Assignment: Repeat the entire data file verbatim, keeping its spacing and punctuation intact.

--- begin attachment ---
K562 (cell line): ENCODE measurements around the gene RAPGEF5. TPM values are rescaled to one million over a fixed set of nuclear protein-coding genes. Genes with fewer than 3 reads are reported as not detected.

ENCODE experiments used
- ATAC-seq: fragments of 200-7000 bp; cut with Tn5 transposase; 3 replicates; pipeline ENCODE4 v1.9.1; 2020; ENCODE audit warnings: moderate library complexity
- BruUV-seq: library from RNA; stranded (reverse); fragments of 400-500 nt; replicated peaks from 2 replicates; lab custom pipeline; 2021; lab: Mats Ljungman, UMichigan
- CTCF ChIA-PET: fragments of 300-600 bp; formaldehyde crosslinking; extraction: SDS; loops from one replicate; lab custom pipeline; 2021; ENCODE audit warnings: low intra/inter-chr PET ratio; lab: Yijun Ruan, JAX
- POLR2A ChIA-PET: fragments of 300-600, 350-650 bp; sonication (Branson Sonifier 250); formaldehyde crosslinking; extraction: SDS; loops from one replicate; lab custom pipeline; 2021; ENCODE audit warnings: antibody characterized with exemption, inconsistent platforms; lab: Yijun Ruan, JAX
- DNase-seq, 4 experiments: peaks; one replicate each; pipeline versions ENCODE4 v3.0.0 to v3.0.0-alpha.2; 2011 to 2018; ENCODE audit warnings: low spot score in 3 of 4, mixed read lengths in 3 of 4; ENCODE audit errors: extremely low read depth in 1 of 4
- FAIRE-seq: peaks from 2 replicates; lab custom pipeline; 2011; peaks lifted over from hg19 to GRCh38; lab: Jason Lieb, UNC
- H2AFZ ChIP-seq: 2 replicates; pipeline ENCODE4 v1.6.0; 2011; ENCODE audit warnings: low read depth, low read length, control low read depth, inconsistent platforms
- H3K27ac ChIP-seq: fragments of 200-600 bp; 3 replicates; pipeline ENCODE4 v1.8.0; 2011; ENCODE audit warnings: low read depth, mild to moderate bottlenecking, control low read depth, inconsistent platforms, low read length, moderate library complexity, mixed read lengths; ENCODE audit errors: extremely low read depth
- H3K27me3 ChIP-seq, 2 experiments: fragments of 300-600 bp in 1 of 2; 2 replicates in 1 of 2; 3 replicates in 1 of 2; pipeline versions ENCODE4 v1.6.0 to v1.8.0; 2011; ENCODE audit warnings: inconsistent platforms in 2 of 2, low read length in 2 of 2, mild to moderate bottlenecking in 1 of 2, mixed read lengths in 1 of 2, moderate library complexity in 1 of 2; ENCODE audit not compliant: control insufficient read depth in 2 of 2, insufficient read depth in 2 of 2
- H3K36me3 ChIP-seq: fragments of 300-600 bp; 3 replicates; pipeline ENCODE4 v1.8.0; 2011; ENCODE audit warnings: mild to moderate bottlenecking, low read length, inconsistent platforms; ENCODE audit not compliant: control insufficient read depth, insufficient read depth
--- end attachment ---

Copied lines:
K562 (cell line): ENCODE measurements around the gene RAPGEF5. TPM values are rescaled to one million over a fixed set of nuclear protein-coding genes. Genes with fewer than 3 reads are reported as not detected.

ENCODE experiments used
- ATAC-seq: fragments of 200-7000 bp; cut with Tn5 transposase; 3 replicates; pipeline ENCODE4 v1.9.1; 2020; ENCODE audit warnings: moderate library complexity
- BruUV-seq: library from RNA; stranded (reverse); fragments of 400-500 nt; replicated peaks from 2 replicates; lab custom pipeline; 2021; lab: Mats Ljungman, UMichigan
- CTCF ChIA-PET: fragments of 300-600 bp; formaldehyde crosslinking; extraction: SDS; loops from one replicate; lab custom pipeline; 2021; ENCODE audit warnings: low intra/inter-chr PET ratio; lab: Yijun Ruan, JAX
- POLR2A ChIA-PET: fragments of 300-600, 350-650 bp; sonication (Branson Sonifier 250); formaldehyde crosslinking; extraction: SDS; loops from one replicate; lab custom pipeline; 2021; ENCODE audit warnings: antibody characterized with exemption, inconsistent platforms; lab: Yijun Ruan, JAX
- DNase-seq, 4 experiments: peaks; one replicate each; pipeline versions ENCODE4 v3.0.0 to v3.0.0-alpha.2; 2011 to 2018; ENCODE audit warnings: low spot score in 3 of 4, mixed read lengths in 3 of 4; ENCODE audit errors: extremely low read depth in 1 of 4
- FAIRE-seq: peaks from 2 replicates; lab custom pipeline; 2011; peaks lifted over from hg19 to GRCh38; lab: Jason Lieb, UNC
- H2AFZ ChIP-seq: 2 replicates; pipeline ENCODE4 v1.6.0; 2011; ENCODE audit warnings: low read depth, low read length, control low read depth, inconsistent platforms
- H3K27ac ChIP-seq: fragments of 200-600 bp; 3 replicates; pipeline ENCODE4 v1.8.0; 2011; ENCODE audit warnings: low read depth, mild to moderate bottlenecking, control low read depth, inconsistent platforms, low read length, moderate library complexity, mixed read lengths; ENCODE audit errors: extremely low read depth
- H3K27me3 ChIP-seq, 2 experiments: fragments of 300-600 bp in 1 of 2; 2 replicates in 1 of 2; 3 replicates in 1 of 2; pipeline versions ENCODE4 v1.6.0 to v1.8.0; 2011; ENCODE audit warnings: inconsistent platforms in 2 of 2, low read length in 2 of 2, mild to moderate bottlenecking in 1 of 2, mixed read lengths in 1 of 2, moderate library complexity in 1 of 2; ENCODE audit not compliant: control insufficient read depth in 2 of 2, insufficient read depth in 2 of 2
- H3K36me3 ChIP-seq: fragments of 300-600 bp; 3 replicates; pipeline ENCODE4 v1.8.0; 2011; ENCODE audit warnings: mild to moderate bottlenecking, low read length, inconsistent platforms; ENCODE audit not compliant: control insufficient read depth, insufficient read depth